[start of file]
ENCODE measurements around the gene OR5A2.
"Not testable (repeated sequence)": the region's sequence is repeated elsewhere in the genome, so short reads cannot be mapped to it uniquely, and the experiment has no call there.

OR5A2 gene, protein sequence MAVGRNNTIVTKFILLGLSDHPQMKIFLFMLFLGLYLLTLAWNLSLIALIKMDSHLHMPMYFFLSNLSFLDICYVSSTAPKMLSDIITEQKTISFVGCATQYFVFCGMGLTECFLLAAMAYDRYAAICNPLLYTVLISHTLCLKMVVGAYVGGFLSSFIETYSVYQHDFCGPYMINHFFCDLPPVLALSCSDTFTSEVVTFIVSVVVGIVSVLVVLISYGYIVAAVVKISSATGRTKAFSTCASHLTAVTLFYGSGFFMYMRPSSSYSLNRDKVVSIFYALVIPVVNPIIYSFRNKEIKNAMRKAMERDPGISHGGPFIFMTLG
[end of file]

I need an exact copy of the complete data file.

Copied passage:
ENCODE measurements around the gene OR5A2.
"Not testable (repeated sequence)": the region's sequence is repeated elsewhere in the genome, so short reads cannot be mapped to it uniquely, and the experiment has no call there.

OR5A2 gene, protein sequence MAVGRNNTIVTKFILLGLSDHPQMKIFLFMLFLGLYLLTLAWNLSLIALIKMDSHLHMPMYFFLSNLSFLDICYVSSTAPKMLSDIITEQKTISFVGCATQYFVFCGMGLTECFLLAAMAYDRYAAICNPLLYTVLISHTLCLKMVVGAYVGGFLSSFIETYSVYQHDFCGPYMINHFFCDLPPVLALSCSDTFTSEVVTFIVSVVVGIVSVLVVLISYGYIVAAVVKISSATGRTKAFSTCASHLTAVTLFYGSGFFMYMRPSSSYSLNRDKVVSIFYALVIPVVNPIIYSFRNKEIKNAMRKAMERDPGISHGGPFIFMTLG